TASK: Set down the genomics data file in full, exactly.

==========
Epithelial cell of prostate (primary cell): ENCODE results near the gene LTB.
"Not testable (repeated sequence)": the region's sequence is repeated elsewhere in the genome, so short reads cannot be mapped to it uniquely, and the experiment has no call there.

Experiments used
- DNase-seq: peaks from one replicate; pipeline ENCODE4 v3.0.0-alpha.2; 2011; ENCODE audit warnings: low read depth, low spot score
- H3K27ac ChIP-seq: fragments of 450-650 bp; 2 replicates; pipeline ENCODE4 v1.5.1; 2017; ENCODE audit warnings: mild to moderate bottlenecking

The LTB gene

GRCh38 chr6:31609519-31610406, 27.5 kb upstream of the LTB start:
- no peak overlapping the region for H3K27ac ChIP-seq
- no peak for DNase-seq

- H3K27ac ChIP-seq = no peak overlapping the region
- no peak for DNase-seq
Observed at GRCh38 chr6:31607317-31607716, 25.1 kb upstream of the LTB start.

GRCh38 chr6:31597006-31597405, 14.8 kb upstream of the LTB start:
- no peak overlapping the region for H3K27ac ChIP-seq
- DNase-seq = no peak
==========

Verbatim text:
Epithelial cell of prostate (primary cell): ENCODE results near the gene LTB.
"Not testable (repeated sequence)": the region's sequence is repeated elsewhere in the genome, so short reads cannot be mapped to it uniquely, and the experiment has no call there.

Experiments used
- DNase-seq: peaks from one replicate; pipeline ENCODE4 v3.0.0-alpha.2; 2011; ENCODE audit warnings: low read depth, low spot score
- H3K27ac ChIP-seq: fragments of 450-650 bp; 2 replicates; pipeline ENCODE4 v1.5.1; 2017; ENCODE audit warnings: mild to moderate bottlenecking

The LTB gene

GRCh38 chr6:31609519-31610406, 27.5 kb upstream of the LTB start:
- no peak overlapping the region for H3K27ac ChIP-seq
- no peak for DNase-seq

- H3K27ac ChIP-seq = no peak overlapping the region
- no peak for DNase-seq
Observed at GRCh38 chr6:31607317-31607716, 25.1 kb upstream of the LTB start.

GRCh38 chr6:31597006-31597405, 14.8 kb upstream of the LTB start:
- no peak overlapping the region for H3K27ac ChIP-seq
- DNase-seq = no peak